Critical: no.
How long does it last: 2-refills, 20 minutes.
How often paid: almost every day.  

Turnpike tolls: $3.
Valuable: not if you’re still stuck in traffic.
Critical: absolutely.
How long does it last: an hour.
How often paid: twice a day?

Same with bridge tolls. I hate them, but I can’t drive across water yet.

What else?

XM satellite radio. $10 a month for music only.
Valuable: eh.
Critical to work: no.
How long does it last: all month.
How often paid: monthly.

TiVo. $12 a month for program info.
Valuable: better than date and time programming.
Critical to work: nope.
How long does it last: all month.
Paid: monthly.

iPhone apps: $1 – $10 depending on ap
Valuable: possibly
Critical to work: maybe
How long does it last: till the next iPhone OS update
Paid: at purchase

EventDV magazine: $1.35 a month
Valuable: definitely
Critical to work: quite possibly
How long does it last: all month (or longer if you save pages)
Paid: yearly  

When you consider it to other things we pay without even really considering it, the price of a subscription is not high enough in my opinion. If 30 pages of on-topic content were delivered directly to my mailbox by my local Turnpike commission, it’d be a nice round number like $2, for each time I used it. (heh heh) No. really, that’s how the highways are priced. Even if there’s traffic and the side roads are moving faster than the turnpike, I have to pay my $2 to do 10 MPH on this stupid highway to work, and then $2 to sit in the same damm traffic on the way home.  

A magazine never impedes, it only assists. It sits in a case, or folded up in your back pocket till you want to open it up. It requires no power, no batteries to charge. It requires no connection to the internet. No monthly data plan. No WiFi or 3G to get the pictures in a reasonable time. If you drop it, it doesn’t break. You can see the text in direct sunlight. It works perfectly inside a big metal building. It doubles as a shim for the leg of a table, fly swatter… etc.

When you think about it, a magazine is a really inexpensive way to get just the content you want, where you want, when you want. And, for $2, that’s a very nice price for that convenience.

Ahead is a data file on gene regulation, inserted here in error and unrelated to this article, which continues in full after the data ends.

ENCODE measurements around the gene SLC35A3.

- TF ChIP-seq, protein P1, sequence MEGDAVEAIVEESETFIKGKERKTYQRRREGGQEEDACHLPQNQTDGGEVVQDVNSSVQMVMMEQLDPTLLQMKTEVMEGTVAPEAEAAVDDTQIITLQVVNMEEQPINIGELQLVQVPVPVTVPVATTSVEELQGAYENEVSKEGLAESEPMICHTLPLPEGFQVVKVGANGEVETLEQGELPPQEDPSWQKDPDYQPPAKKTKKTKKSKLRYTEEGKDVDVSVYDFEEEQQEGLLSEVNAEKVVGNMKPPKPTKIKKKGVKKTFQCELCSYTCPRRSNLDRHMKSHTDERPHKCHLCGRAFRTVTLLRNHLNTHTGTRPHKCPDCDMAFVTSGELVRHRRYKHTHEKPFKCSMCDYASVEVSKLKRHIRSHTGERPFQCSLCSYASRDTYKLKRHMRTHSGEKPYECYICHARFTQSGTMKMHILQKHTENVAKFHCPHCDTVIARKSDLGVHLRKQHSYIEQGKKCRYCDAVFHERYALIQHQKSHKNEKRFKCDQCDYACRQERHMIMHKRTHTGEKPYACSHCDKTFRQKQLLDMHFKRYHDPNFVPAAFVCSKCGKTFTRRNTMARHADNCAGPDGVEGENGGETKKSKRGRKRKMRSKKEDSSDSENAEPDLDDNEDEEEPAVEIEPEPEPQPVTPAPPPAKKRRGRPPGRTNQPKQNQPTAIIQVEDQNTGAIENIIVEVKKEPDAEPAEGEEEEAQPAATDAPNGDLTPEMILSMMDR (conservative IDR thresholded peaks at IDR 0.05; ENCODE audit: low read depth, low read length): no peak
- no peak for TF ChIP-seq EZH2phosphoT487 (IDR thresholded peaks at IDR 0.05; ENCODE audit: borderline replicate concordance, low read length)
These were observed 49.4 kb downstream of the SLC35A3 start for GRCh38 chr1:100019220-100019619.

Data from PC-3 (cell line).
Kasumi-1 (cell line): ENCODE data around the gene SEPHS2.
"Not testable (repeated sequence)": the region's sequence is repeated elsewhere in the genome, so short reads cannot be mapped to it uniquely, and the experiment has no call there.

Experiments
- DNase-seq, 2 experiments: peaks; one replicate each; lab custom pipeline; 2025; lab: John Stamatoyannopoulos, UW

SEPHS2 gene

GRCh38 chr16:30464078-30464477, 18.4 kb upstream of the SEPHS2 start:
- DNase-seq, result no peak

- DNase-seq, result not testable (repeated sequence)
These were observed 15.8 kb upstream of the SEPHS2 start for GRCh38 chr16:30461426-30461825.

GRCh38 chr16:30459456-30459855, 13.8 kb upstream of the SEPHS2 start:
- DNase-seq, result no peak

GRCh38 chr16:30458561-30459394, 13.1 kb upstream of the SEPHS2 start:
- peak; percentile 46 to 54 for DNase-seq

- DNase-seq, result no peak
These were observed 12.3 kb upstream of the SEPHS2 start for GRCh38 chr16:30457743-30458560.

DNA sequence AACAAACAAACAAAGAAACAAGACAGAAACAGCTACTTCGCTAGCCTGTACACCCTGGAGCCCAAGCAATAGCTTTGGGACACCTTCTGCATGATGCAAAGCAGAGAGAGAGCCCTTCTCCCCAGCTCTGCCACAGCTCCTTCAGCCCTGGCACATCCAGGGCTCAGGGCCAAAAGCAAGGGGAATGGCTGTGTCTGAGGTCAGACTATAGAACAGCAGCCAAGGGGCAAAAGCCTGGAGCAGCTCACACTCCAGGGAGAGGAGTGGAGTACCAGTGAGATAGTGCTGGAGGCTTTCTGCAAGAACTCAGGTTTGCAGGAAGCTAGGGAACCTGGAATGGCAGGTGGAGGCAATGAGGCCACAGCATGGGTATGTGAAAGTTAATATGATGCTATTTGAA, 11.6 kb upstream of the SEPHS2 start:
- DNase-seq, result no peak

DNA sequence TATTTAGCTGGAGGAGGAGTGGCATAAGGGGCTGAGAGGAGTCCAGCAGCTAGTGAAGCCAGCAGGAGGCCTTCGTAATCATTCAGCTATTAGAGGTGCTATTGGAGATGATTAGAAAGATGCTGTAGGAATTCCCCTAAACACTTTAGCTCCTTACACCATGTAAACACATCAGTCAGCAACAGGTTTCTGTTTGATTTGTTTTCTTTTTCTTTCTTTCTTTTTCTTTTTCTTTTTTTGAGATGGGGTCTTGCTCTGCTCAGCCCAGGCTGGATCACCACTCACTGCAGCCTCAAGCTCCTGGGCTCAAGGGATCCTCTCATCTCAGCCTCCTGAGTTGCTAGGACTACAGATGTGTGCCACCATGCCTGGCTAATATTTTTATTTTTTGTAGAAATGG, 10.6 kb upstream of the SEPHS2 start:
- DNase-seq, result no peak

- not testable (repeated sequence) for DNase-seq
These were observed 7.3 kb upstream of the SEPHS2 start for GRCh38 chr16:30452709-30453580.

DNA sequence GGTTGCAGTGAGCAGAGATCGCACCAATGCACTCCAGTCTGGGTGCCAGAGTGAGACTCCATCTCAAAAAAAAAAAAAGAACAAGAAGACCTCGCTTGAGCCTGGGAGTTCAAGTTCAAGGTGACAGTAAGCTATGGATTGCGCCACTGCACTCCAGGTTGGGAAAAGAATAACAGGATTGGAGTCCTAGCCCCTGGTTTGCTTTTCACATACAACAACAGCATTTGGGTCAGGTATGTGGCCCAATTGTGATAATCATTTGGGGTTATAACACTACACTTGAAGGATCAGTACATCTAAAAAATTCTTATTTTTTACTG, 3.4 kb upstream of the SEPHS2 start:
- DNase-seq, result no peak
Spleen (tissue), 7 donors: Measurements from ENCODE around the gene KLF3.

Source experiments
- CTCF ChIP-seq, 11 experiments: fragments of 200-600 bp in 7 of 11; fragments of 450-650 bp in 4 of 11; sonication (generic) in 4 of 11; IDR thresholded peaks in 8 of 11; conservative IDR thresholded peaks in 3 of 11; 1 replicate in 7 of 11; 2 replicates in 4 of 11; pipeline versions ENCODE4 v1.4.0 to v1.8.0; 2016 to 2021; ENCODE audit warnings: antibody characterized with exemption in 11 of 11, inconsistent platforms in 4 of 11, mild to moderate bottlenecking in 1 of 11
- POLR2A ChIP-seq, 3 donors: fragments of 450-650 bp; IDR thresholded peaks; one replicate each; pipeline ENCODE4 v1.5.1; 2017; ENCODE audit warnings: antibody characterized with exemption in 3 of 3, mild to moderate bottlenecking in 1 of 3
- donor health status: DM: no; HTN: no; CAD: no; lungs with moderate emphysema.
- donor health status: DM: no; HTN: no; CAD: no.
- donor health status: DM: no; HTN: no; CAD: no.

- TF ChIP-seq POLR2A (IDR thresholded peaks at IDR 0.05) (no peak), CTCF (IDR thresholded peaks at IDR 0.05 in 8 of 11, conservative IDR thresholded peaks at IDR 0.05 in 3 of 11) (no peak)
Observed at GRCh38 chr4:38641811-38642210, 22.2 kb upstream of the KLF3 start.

The other question is… EventDV?
Well, if you do video production that mostly involves live events that can’t be stopped– music, theatre, dance, church, wedding, party, etc. Then EventDV is snap-on the money content for you. If you only do EFP, scripted corporate video, independent filmmaking, etc, then EventDV may not be the exact magazine for you, but the gear covered may be of interest to you. No matter if it’s the next independent flick, or church celebration, a review of the new Sennheiser wireless mic is of interest to both producers.

There is no magazine that is completely on target for everyone because everyones’ interests are different. Same with TV channels, radio channels, iPod playlists… Unfortunately, with video magazines (trade pubs) there’s an awful lot of overlap.

Value offered.
The April issue of EventDV (52 pages cover to cover) gives you 30 pages of editorial content. Articles and reviews, business advice, tutorials & tips. All written by writers specifically for EventDV magazine- not syndicated and available elsewhere too.

The April issue of DV (36 pages cover to cover) is geared up for NAB so it features 1 editorial and 8 pages of very short PR blurbs about new and upcoming products from 60 companies. (60 companies ÷ 8 pages = very little space for each one.)

The March issue of Government Video (36 pages cover to cover) has 1 editorial, 3 pages of PR, 12 pages of content.  

The January issue of Videography (44 pages cover to cover) has 1 editorial, 19 pages of content, 2 pages of PR – and other PR bits sprinkled throughout the content pages to fill out space.